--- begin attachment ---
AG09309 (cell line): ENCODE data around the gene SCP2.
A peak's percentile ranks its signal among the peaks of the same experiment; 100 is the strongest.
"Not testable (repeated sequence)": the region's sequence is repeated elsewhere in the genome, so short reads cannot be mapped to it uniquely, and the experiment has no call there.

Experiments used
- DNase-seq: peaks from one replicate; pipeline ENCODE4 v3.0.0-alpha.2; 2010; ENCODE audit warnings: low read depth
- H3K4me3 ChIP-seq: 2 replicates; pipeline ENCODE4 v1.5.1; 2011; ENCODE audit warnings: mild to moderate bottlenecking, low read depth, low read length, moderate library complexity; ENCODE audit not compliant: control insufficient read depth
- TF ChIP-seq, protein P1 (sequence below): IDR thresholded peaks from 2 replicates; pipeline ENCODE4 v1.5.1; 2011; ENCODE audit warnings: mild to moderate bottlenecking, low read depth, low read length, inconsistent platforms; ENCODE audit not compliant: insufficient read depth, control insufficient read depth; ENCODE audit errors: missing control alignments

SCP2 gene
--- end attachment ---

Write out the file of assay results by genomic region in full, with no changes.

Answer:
AG09309 (cell line): ENCODE data around the gene SCP2.
A peak's percentile ranks its signal among the peaks of the same experiment; 100 is the strongest.
"Not testable (repeated sequence)": the region's sequence is repeated elsewhere in the genome, so short reads cannot be mapped to it uniquely, and the experiment has no call there.

Experiments used
- DNase-seq: peaks from one replicate; pipeline ENCODE4 v3.0.0-alpha.2; 2010; ENCODE audit warnings: low read depth
- H3K4me3 ChIP-seq: 2 replicates; pipeline ENCODE4 v1.5.1; 2011; ENCODE audit warnings: mild to moderate bottlenecking, low read depth, low read length, moderate library complexity; ENCODE audit not compliant: control insufficient read depth
- TF ChIP-seq, protein P1 (sequence below): IDR thresholded peaks from 2 replicates; pipeline ENCODE4 v1.5.1; 2011; ENCODE audit warnings: mild to moderate bottlenecking, low read depth, low read length, inconsistent platforms; ENCODE audit not compliant: insufficient read depth, control insufficient read depth; ENCODE audit errors: missing control alignments

SCP2 gene